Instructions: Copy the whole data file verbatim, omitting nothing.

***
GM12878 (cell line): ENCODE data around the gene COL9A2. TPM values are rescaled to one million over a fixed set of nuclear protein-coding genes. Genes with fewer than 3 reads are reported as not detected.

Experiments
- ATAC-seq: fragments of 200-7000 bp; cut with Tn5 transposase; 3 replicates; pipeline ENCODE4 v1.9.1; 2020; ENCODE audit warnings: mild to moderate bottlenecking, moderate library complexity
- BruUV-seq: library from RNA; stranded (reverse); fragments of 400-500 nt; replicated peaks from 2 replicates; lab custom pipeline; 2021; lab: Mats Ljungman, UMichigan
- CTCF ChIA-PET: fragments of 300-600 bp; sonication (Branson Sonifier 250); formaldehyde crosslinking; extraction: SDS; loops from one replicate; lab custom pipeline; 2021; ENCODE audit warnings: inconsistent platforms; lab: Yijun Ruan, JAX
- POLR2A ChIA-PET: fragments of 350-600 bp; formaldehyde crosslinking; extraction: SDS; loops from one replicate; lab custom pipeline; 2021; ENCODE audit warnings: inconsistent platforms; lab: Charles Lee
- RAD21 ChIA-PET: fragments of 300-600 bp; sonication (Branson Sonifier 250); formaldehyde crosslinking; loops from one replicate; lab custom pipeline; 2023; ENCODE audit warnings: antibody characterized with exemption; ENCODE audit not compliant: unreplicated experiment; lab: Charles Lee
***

GM12878 (cell line): ENCODE data around the gene COL9A2. TPM values are rescaled to one million over a fixed set of nuclear protein-coding genes. Genes with fewer than 3 reads are reported as not detected.

Experiments
- ATAC-seq: fragments of 200-7000 bp; cut with Tn5 transposase; 3 replicates; pipeline ENCODE4 v1.9.1; 2020; ENCODE audit warnings: mild to moderate bottlenecking, moderate library complexity
- BruUV-seq: library from RNA; stranded (reverse); fragments of 400-500 nt; replicated peaks from 2 replicates; lab custom pipeline; 2021; lab: Mats Ljungman, UMichigan
- CTCF ChIA-PET: fragments of 300-600 bp; sonication (Branson Sonifier 250); formaldehyde crosslinking; extraction: SDS; loops from one replicate; lab custom pipeline; 2021; ENCODE audit warnings: inconsistent platforms; lab: Yijun Ruan, JAX
- POLR2A ChIA-PET: fragments of 350-600 bp; formaldehyde crosslinking; extraction: SDS; loops from one replicate; lab custom pipeline; 2021; ENCODE audit warnings: inconsistent platforms; lab: Charles Lee
- RAD21 ChIA-PET: fragments of 300-600 bp; sonication (Branson Sonifier 250); formaldehyde crosslinking; loops from one replicate; lab custom pipeline; 2023; ENCODE audit warnings: antibody characterized with exemption; ENCODE audit not compliant: unreplicated experiment; lab: Charles Lee